Spinal cord injury (SCI) causes devastating loss of function and neuronal death without effective treatment. (−)-Epigallocatechin-3-gallate (EGCG) has antioxidant properties and plays an essential role in the nervous system. However, the underlying mechanism by which EGCG promotes neuronal survival and functional recovery in complete spinal cord transection (ST) remains unclear.


In the present study, we established primary cerebellar granule neurons (CGNs) and a T10 ST rat model to investigate the antioxidant effects of EGCG via its modulation of protein kinase D1 (PKD1) phosphorylation and inhibition of ferroptosis.


We revealed that EGCG significantly increased the cell survival rate of CGNs and PKD1 phosphorylation levels in comparison to the vehicle control, with a maximal effect observed at 50 µM. EGCG upregulated PKD1 phosphorylation levels and inhibited ferroptosis to reduce the cell death of CGNs under oxidative stress and to promote functional recovery and ERK phosphorylation in rats following complete ST.


Together, these results lay the foundation for EGCG as a novel strategy for the treatment of SCI related to PKD1 phosphorylation and ferroptosis.


The present study was performed to evaluate the effects of ormosanine against spinal cord injury (SCI) in rats and to examine the possible molecular mechanism of action. SCI was induced using an impactor device, and rats were treated with ormosanine 10, 50 or 100 mg/kg, p.o., for 10 days after induction of SCI. The effect of ormosanine on SCI was determined by estimating neurological functions and cytokines and parameters of oxidative stress level were estimated in SCI rats. Quantitative reverse transcription polymerase chain reaction, Western blotting analysis and histopathological study were performed on spinal tissue of SCI rats. The data suggested that treatment with ormosanine reversed the alterations of neurological function in SCI rats. Moreover, the levels of cytokines, oxidative stress and reactive oxygen species production were reduced in the ormosanine treatment group compared to the SCI group. The levels of calpain and neuronal nitric oxide synthase activity were significantly reduced in the spinal tissue of the ormosanine treatment group compared to the SCI group. Moreover, ormosanine treatment reduced the percentage of viable neurons in the spinal tissue of SCI rats. In conclusion, the results of this study showed that ormosanine treatment had a protective effect against neuronal injury in spinal cord-injured rats by regulating the peroxynitrite/calpain activity.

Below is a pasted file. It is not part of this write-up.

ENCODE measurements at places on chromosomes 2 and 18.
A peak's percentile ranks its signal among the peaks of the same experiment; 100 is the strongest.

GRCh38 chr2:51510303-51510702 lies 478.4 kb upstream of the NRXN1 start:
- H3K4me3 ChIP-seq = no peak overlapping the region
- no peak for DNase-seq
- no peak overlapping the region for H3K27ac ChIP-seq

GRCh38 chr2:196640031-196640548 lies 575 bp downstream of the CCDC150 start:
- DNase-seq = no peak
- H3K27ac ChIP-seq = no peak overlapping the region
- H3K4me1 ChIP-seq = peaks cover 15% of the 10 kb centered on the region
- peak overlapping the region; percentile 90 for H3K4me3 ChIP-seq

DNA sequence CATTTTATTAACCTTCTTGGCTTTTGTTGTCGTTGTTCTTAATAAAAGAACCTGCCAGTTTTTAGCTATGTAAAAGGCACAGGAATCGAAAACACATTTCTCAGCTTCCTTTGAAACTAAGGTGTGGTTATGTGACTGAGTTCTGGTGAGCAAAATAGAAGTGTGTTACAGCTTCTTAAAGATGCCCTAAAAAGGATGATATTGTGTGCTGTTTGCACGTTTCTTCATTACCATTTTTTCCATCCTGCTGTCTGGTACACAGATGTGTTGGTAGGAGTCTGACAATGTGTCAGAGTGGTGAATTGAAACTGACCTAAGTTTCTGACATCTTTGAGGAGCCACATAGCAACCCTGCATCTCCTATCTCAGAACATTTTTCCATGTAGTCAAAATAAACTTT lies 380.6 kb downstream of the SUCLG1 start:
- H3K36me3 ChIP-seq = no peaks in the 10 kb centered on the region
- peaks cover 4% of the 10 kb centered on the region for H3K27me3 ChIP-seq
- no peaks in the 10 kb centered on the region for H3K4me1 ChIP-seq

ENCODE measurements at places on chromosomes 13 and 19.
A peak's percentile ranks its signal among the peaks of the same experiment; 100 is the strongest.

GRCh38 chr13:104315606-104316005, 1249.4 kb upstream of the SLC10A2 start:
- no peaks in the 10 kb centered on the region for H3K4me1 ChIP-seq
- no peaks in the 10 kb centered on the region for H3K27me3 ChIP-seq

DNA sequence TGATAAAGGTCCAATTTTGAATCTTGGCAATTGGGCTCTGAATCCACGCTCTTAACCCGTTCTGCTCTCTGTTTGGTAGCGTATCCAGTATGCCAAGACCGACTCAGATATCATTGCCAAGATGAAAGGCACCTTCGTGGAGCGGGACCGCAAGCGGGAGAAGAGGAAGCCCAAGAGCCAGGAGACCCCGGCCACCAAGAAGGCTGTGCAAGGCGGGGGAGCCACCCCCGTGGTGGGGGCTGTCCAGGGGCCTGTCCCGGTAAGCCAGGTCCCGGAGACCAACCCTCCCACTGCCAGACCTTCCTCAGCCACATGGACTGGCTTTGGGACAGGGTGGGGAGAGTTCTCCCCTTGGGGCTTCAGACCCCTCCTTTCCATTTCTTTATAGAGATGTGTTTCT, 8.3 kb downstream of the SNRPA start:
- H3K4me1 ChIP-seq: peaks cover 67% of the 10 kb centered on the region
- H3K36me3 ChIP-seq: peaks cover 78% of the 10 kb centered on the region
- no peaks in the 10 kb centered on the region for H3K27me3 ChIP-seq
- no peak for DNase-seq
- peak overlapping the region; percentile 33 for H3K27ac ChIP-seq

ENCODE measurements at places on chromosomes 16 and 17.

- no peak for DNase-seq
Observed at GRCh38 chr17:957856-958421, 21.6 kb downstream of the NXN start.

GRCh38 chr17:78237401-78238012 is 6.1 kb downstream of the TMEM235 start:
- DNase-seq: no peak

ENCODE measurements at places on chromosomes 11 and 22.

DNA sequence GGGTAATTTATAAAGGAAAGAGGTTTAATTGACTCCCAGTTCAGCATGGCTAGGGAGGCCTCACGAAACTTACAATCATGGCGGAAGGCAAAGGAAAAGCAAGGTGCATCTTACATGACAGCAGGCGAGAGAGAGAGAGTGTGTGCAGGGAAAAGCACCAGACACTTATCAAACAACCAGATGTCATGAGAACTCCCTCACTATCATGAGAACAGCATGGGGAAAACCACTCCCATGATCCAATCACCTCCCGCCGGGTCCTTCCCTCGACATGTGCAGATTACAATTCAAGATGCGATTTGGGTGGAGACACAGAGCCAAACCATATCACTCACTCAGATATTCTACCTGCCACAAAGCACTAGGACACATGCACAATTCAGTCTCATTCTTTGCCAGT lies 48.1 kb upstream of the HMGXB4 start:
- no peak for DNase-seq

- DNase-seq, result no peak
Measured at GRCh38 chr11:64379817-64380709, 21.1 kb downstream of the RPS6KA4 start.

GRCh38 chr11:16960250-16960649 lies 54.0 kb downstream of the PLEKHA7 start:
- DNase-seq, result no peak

In this article, we examine the state-of-the-art and current applications of artificial intelligence (AI), specifically for human resources (HR). We study whether, due to the experimental state of the algorithms used and the nature of training and test samples, a further control and auditing in the research community is necessary to guarantee fair and accurate results. In particular, we identify the positive and negative consequences of the usage of video-interview analysis via AI in recruiting processes as well as the main machine learning techniques used and their degrees of efficiency. We focus on some controversial characteristics that could lead to ethical and legal consequences for candidates, companies and states regarding discrimination in the job market (e.g. gender and race). There is a lack of regulation and a need for external and neutral auditing for the type of analyses done in interviews. We present a multi-agent architecture that aims at total legal compliance and more effective HR processes management.